Washington University Journal of Law & Policy
Business method patents (BMPs) award exclusive rights to inventors for novel techniques that perform commercial functions not embodied in specific physical inventions. Perhaps because of the novel and intangible nature of business methods, BMPs commanded little attention from economists, even though legal scholars have covered selected economic issues implicated by BMPs in qualitative terms. In this Essay, we hope to shed some light on the issue by considering economic arguments for awarding patents for business concepts. Many of these arguments focus on the wisdom of broad and exclusive rights in sectors that are critical for economic growth, where innovation is dynamic and incremental, and where standards and network effects are significant. In our view, economic analysis cannot support the BMP system as it currently operates. This conclusion is buttressed by the limited empirical evidence available for BMPs. In brief, the patent system is imbalanced in favor of inventors to the detriment of the public good. Thus, Congress and the USPTO should significantly modify the standards and procedures for granting and enforcing business method patents.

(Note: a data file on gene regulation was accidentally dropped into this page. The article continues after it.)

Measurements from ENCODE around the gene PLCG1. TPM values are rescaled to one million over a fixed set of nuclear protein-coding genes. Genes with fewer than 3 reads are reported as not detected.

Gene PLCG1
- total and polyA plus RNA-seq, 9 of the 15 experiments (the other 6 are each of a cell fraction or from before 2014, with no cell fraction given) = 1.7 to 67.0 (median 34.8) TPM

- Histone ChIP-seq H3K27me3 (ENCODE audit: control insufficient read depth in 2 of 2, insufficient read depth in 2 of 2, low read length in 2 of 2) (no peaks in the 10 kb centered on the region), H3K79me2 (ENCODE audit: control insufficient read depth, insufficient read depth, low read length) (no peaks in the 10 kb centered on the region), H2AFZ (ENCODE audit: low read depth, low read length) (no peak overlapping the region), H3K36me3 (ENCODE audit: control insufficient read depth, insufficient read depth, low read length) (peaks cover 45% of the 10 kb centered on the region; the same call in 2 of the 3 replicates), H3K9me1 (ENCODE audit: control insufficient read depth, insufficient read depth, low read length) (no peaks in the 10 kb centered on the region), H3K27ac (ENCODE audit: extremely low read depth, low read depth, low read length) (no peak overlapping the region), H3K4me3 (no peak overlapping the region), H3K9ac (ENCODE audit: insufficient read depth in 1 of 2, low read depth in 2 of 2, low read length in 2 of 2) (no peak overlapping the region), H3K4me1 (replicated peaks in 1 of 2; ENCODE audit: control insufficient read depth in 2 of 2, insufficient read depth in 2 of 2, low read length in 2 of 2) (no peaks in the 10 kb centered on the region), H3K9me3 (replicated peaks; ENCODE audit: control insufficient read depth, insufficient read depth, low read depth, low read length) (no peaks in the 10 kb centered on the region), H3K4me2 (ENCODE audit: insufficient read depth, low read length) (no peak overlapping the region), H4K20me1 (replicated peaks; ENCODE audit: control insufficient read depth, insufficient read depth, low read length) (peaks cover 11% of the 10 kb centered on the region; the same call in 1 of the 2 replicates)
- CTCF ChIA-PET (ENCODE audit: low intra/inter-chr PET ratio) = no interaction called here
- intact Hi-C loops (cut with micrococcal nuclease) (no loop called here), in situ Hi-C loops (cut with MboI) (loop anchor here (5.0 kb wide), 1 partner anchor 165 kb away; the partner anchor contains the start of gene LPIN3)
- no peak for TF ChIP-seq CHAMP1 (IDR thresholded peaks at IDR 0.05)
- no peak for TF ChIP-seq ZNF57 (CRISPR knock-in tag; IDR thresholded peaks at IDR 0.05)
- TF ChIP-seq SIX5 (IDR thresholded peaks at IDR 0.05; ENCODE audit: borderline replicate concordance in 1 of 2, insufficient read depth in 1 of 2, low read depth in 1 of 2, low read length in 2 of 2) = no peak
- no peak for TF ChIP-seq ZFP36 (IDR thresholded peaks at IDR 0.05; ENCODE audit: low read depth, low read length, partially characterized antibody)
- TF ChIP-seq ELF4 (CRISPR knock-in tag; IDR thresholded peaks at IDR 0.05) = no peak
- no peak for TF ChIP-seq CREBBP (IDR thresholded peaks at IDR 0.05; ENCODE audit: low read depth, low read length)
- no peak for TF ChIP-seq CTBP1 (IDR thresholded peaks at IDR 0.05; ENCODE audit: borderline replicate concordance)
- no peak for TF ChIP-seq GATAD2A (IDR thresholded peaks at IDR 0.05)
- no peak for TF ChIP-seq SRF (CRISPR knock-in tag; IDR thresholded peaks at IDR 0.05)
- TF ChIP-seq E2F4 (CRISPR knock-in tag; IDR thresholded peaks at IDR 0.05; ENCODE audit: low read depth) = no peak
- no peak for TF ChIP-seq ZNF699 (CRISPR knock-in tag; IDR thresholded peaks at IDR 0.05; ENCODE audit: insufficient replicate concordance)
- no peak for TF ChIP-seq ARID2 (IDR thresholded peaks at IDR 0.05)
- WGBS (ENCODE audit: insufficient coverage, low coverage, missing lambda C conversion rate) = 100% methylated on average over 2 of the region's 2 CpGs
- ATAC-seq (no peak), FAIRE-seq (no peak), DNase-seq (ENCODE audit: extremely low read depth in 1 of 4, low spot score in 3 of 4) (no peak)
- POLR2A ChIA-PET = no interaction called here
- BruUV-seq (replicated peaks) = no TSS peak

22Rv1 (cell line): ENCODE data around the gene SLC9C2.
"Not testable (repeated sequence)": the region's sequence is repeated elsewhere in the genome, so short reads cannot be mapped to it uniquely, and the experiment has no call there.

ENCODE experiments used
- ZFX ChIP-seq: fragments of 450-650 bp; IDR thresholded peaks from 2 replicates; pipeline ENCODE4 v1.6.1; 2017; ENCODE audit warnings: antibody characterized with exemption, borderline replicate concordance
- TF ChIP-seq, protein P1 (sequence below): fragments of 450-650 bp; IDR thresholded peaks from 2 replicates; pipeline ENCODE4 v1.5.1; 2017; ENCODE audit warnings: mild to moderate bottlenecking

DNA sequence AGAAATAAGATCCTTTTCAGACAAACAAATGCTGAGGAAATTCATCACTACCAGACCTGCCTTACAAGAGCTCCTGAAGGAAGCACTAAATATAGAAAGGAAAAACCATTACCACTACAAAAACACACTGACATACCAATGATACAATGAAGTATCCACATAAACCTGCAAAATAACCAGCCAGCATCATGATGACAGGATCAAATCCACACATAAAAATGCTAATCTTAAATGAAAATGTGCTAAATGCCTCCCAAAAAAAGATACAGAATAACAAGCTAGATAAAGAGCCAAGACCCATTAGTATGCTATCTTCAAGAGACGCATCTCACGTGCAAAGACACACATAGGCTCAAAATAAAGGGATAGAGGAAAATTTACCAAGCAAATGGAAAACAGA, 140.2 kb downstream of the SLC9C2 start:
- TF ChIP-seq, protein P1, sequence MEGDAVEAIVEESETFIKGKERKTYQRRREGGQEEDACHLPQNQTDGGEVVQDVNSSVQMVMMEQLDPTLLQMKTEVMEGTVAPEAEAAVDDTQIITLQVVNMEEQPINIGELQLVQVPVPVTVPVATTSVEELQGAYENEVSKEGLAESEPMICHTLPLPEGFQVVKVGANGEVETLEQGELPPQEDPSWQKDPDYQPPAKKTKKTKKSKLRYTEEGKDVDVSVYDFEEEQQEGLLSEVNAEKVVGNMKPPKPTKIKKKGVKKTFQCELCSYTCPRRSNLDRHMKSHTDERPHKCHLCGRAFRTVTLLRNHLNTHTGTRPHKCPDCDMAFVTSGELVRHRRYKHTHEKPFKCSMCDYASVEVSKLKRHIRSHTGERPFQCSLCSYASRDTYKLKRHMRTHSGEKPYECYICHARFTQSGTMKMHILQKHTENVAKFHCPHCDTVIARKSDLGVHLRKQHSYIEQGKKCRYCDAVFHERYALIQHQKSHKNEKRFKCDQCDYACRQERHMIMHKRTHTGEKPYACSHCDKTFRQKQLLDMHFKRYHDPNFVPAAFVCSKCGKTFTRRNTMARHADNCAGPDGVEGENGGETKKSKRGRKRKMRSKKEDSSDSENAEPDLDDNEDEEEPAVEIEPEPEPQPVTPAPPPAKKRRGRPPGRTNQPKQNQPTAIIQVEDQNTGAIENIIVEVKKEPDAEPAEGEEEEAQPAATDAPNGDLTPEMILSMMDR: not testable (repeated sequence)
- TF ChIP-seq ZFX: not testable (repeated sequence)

Keith E. Maskus and Eina Vivian Wong,
Searching for Economic Balance in Business Method Patents,
Wash. U. J. L. & Pol’y